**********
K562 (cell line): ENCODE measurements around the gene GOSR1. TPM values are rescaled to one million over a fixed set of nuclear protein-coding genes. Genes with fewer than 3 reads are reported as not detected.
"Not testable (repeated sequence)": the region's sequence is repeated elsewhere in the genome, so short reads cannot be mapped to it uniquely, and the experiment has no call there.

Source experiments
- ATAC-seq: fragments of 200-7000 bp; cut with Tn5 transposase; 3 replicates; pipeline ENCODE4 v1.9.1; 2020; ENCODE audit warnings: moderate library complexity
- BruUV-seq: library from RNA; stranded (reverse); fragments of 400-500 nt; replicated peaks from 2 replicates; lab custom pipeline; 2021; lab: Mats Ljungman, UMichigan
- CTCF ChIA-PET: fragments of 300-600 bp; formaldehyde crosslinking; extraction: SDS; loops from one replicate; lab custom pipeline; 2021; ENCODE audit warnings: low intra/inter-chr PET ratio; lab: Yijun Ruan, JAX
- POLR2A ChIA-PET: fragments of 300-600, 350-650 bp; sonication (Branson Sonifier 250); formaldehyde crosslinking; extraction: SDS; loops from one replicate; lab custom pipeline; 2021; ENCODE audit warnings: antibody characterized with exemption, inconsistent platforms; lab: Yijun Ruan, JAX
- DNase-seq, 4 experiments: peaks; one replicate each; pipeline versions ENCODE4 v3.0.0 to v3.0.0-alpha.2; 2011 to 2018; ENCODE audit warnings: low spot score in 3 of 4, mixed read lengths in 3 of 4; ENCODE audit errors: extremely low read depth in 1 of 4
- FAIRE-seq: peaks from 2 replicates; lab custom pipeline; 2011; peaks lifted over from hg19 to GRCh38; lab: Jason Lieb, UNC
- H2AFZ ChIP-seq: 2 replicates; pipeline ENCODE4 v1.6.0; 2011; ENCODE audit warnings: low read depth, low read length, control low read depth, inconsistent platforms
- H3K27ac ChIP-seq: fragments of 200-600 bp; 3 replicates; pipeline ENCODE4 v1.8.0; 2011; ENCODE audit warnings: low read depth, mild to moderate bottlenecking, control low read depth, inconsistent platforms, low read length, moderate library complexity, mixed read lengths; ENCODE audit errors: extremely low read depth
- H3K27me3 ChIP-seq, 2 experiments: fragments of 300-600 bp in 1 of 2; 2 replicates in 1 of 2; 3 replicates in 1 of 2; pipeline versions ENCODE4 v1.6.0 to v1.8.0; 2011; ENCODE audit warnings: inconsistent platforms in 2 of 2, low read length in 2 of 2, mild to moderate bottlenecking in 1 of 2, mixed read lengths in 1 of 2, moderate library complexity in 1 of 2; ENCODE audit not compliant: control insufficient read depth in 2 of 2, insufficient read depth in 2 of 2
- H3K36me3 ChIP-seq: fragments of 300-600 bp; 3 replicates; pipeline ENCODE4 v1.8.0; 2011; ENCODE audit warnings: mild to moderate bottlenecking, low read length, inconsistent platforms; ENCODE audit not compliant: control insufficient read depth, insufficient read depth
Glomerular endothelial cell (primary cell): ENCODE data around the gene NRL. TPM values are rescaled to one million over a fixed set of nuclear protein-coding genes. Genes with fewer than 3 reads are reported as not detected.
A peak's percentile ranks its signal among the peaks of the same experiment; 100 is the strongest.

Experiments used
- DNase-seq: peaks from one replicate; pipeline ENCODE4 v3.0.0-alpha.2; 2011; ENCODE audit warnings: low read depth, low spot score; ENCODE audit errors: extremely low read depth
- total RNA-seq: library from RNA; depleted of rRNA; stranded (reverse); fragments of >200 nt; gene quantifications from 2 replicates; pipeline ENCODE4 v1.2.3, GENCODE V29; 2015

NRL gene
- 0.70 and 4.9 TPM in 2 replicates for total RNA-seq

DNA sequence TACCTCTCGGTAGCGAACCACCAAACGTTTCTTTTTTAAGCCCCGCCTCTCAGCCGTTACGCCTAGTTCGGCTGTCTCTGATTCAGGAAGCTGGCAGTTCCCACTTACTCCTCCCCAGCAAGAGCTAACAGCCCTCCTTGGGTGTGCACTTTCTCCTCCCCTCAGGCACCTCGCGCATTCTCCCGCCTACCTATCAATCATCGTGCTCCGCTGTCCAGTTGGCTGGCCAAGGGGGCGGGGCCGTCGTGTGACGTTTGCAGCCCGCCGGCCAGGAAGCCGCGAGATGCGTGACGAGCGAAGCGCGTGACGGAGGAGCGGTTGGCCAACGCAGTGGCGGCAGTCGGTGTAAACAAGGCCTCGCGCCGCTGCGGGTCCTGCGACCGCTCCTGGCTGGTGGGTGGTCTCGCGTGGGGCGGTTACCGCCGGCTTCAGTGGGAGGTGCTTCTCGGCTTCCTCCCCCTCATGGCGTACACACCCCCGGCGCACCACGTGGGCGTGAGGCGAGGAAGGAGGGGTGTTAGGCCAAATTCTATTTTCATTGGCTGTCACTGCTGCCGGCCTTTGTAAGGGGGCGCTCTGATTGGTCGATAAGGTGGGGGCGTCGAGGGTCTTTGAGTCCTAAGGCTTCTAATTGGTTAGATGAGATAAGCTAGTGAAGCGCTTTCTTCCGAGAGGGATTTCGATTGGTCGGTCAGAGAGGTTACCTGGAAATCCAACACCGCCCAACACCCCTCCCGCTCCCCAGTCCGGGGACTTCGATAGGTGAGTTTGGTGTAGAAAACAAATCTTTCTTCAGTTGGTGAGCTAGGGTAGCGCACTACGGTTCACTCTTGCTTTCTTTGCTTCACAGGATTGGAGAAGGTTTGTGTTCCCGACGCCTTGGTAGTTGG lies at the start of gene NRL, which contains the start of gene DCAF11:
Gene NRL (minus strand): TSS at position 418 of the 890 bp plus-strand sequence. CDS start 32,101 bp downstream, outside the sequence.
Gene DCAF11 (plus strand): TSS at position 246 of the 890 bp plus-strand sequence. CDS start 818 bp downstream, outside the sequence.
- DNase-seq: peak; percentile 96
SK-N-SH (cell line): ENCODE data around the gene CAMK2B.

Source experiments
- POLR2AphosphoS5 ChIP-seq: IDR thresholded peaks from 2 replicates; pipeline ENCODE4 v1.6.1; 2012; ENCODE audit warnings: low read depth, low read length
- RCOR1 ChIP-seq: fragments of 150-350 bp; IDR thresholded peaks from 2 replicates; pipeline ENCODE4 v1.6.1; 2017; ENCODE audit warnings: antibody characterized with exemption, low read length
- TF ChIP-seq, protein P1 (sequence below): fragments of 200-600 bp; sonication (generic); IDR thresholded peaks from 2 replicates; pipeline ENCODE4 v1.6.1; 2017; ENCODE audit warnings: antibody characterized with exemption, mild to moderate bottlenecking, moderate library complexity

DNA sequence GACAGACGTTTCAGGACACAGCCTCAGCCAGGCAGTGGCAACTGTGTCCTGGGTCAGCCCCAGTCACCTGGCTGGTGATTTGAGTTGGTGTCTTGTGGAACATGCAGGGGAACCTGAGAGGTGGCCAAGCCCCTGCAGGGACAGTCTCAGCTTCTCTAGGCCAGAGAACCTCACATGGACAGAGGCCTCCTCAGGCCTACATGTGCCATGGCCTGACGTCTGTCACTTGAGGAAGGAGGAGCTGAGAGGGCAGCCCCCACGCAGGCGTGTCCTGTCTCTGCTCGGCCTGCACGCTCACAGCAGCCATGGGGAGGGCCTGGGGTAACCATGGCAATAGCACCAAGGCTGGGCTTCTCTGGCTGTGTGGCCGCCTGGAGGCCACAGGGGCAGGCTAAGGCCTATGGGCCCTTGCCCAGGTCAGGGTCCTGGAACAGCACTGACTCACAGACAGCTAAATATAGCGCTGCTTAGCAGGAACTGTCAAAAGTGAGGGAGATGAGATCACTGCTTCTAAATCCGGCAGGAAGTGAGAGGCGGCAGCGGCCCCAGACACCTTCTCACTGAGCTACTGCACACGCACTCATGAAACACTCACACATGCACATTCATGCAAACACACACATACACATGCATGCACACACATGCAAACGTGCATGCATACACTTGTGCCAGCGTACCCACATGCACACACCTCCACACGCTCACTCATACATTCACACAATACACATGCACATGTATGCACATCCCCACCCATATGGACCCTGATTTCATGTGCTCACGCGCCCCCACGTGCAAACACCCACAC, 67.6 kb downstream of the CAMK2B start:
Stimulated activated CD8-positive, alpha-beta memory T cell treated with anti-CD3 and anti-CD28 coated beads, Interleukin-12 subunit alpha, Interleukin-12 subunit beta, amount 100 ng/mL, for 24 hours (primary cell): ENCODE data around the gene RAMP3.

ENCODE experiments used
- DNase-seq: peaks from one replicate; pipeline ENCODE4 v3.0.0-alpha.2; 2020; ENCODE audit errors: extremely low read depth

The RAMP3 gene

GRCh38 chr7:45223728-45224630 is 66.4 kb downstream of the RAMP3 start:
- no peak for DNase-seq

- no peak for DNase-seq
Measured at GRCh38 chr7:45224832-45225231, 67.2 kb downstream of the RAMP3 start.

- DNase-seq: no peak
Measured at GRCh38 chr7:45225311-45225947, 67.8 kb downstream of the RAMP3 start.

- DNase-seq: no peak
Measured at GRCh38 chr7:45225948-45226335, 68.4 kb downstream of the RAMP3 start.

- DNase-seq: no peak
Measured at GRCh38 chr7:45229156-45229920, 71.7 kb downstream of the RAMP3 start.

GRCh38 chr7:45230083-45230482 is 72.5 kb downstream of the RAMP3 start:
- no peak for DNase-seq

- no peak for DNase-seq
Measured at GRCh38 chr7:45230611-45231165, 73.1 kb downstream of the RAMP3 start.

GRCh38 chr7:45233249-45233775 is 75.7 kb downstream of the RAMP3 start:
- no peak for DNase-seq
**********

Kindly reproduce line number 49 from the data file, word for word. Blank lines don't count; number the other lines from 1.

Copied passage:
GRCh38 chr7:45233249-45233775 is 75.7 kb downstream of the RAMP3 start: